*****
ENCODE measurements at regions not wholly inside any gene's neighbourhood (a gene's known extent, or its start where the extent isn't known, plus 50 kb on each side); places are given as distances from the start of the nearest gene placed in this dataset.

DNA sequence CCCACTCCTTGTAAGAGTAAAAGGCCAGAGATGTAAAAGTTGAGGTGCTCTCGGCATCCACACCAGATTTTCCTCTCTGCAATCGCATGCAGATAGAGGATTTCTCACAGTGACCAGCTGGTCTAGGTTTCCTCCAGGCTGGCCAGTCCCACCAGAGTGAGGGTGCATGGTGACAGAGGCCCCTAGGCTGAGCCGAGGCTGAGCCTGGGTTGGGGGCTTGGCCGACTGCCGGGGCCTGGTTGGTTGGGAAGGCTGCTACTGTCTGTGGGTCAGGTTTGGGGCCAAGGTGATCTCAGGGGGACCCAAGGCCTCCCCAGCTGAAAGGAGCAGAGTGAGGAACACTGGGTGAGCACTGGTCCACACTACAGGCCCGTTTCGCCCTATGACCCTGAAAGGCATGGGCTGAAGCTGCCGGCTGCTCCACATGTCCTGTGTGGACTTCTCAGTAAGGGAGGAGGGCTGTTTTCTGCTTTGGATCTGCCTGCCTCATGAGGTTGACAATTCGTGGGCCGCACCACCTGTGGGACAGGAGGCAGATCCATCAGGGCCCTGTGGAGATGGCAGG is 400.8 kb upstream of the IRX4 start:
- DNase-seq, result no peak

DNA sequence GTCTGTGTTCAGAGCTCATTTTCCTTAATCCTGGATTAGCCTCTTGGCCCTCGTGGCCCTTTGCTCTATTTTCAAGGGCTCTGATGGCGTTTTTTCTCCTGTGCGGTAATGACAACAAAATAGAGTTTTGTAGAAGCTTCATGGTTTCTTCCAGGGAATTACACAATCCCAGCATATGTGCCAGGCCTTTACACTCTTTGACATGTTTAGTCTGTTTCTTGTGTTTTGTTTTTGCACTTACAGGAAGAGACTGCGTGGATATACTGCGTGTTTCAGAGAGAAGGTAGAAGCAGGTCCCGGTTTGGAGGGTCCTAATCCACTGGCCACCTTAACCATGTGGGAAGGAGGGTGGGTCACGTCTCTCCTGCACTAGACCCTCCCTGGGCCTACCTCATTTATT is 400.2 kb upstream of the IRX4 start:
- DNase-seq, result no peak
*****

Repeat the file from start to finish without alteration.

ENCODE measurements at regions not wholly inside any gene's neighbourhood (a gene's known extent, or its start where the extent isn't known, plus 50 kb on each side); places are given as distances from the start of the nearest gene placed in this dataset.

DNA sequence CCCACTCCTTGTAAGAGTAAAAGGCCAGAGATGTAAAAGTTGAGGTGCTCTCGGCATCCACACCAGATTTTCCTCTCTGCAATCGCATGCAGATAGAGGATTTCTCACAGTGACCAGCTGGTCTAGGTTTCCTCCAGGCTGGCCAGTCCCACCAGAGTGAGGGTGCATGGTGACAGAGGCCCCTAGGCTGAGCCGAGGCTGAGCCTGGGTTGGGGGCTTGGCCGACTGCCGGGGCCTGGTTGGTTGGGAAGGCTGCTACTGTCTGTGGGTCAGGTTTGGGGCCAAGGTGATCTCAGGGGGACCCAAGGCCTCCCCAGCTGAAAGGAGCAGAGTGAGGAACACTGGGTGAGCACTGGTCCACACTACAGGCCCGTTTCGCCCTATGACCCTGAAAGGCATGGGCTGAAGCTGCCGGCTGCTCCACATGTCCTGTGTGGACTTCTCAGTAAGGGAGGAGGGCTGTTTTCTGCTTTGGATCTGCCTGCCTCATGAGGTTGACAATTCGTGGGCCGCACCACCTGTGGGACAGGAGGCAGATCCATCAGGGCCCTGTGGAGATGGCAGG is 400.8 kb upstream of the IRX4 start:
- DNase-seq, result no peak

DNA sequence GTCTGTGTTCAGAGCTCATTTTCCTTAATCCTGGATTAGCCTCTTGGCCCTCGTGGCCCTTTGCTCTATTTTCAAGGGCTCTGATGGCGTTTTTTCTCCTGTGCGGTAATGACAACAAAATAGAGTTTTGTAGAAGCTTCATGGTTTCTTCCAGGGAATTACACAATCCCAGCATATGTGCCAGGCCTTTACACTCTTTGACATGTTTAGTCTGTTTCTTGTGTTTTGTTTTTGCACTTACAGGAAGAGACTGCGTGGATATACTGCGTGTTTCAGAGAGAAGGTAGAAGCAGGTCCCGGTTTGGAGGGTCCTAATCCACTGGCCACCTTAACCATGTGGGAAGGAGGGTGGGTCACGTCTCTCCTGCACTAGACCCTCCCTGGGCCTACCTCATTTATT is 400.2 kb upstream of the IRX4 start:
- DNase-seq, result no peak